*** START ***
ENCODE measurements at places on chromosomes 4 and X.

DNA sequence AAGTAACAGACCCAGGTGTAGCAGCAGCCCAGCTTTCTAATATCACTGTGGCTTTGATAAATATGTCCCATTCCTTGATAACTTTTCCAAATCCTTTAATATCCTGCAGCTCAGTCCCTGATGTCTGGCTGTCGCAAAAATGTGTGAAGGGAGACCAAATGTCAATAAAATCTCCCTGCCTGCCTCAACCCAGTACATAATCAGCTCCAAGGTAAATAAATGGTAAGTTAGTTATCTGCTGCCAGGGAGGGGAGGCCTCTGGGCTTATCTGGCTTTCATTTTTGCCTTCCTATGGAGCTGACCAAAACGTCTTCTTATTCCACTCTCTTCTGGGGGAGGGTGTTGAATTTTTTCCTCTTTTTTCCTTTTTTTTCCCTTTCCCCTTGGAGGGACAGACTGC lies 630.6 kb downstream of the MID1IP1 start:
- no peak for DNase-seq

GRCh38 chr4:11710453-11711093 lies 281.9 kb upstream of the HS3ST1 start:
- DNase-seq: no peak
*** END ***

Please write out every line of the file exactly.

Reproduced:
ENCODE measurements at places on chromosomes 4 and X.

DNA sequence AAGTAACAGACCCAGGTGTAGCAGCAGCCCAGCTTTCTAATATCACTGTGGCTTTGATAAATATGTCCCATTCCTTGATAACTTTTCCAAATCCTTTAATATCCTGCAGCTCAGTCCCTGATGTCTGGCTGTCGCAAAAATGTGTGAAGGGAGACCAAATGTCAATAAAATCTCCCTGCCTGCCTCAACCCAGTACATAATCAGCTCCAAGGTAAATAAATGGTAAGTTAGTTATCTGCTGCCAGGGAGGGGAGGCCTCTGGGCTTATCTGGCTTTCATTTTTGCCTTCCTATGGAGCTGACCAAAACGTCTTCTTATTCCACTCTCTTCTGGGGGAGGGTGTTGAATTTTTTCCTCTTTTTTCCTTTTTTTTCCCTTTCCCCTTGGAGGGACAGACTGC lies 630.6 kb downstream of the MID1IP1 start:
- no peak for DNase-seq

GRCh38 chr4:11710453-11711093 lies 281.9 kb upstream of the HS3ST1 start:
- DNase-seq: no peak